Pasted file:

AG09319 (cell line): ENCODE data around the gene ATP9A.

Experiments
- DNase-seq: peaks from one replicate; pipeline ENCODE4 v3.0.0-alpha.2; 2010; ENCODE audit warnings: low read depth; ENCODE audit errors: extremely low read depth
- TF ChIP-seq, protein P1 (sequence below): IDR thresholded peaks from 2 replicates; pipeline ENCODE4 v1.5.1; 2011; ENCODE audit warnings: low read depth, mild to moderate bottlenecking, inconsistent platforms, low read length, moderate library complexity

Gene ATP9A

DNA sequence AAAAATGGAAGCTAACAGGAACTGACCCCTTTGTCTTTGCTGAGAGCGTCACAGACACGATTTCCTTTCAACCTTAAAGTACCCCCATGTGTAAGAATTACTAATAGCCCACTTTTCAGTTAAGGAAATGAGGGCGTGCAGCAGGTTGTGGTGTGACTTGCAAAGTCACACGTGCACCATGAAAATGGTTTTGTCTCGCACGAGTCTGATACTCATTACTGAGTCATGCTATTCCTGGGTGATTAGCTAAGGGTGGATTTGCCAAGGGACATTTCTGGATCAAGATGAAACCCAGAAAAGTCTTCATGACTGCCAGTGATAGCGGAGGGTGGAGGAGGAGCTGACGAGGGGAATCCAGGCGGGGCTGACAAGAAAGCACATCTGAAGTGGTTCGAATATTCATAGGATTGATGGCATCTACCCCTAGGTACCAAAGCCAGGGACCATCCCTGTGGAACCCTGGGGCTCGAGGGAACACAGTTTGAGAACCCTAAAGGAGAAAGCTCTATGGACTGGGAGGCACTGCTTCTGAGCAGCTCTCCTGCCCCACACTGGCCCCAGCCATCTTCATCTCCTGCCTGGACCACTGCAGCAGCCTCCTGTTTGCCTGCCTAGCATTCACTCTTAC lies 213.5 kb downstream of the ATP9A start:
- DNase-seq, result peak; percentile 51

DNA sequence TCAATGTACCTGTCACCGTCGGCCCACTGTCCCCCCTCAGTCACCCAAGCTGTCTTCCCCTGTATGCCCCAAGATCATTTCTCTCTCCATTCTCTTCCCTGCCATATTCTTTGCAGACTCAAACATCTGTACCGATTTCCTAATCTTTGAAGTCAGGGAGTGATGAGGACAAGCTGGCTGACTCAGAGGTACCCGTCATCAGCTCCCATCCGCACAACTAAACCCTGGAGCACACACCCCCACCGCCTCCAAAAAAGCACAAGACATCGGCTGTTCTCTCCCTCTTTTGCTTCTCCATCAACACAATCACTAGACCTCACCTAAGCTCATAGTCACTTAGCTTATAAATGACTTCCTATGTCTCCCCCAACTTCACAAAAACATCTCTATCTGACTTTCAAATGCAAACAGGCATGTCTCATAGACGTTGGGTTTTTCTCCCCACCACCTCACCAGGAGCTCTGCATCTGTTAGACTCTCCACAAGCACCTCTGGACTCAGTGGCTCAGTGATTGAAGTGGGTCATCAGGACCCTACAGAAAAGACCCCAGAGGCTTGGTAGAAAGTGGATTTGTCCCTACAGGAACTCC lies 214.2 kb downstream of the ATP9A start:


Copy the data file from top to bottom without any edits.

AG09319 (cell line): ENCODE data around the gene ATP9A.

Experiments
- DNase-seq: peaks from one replicate; pipeline ENCODE4 v3.0.0-alpha.2; 2010; ENCODE audit warnings: low read depth; ENCODE audit errors: extremely low read depth
- TF ChIP-seq, protein P1 (sequence below): IDR thresholded peaks from 2 replicates; pipeline ENCODE4 v1.5.1; 2011; ENCODE audit warnings: low read depth, mild to moderate bottlenecking, inconsistent platforms, low read length, moderate library complexity

Gene ATP9A

DNA sequence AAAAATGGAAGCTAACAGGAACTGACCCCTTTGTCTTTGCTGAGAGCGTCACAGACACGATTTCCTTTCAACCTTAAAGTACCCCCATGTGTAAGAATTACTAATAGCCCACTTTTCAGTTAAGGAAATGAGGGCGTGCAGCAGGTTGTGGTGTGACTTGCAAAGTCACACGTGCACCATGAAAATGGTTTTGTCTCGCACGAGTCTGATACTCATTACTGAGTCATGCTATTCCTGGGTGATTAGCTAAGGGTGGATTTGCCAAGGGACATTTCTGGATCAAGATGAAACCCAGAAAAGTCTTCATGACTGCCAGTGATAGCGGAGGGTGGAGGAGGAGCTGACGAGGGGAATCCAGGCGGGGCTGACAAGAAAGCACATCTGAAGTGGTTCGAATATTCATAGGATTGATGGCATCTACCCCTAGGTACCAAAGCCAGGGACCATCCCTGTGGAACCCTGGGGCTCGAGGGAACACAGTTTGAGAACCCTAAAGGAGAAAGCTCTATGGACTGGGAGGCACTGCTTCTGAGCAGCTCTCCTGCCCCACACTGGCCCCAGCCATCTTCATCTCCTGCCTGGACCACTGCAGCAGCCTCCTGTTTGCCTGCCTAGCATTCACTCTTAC lies 213.5 kb downstream of the ATP9A start:
- DNase-seq, result peak; percentile 51

DNA sequence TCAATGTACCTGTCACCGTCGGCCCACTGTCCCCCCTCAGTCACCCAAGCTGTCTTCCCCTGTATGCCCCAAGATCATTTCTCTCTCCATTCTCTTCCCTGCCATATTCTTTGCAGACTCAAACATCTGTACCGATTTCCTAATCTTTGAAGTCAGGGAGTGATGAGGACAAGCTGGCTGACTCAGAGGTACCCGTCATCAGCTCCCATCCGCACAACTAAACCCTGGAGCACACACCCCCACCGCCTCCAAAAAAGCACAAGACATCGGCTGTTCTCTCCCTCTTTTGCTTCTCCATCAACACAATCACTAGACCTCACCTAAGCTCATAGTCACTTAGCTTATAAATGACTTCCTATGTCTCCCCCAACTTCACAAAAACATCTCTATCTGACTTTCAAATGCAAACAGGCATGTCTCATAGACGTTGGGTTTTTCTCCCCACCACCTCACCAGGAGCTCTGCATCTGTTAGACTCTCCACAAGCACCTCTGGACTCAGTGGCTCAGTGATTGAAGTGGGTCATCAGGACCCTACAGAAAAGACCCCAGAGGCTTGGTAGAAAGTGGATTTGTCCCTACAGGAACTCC lies 214.2 kb downstream of the ATP9A start: